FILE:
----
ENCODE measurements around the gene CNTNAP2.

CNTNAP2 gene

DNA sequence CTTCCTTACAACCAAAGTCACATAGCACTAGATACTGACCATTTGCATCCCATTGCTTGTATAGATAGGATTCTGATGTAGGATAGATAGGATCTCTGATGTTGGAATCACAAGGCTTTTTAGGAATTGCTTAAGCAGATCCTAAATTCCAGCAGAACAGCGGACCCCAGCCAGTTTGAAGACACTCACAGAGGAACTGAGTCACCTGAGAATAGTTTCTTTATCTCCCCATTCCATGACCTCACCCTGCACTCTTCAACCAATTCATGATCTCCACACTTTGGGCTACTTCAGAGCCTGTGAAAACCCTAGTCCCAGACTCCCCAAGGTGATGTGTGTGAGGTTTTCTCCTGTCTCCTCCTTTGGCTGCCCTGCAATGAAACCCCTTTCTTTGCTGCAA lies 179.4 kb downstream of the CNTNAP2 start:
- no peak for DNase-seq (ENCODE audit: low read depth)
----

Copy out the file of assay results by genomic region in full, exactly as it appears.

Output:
ENCODE measurements around the gene CNTNAP2.

CNTNAP2 gene

DNA sequence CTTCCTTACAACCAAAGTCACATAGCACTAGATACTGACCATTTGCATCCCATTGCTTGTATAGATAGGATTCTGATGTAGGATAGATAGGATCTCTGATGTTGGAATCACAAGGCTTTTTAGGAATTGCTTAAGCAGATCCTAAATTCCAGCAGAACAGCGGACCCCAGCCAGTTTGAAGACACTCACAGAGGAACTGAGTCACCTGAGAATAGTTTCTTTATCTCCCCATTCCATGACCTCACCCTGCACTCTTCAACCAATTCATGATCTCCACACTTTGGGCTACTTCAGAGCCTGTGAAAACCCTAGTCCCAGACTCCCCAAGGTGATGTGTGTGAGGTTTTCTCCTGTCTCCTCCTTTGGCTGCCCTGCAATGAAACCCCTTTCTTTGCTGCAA lies 179.4 kb downstream of the CNTNAP2 start:
- no peak for DNase-seq (ENCODE audit: low read depth)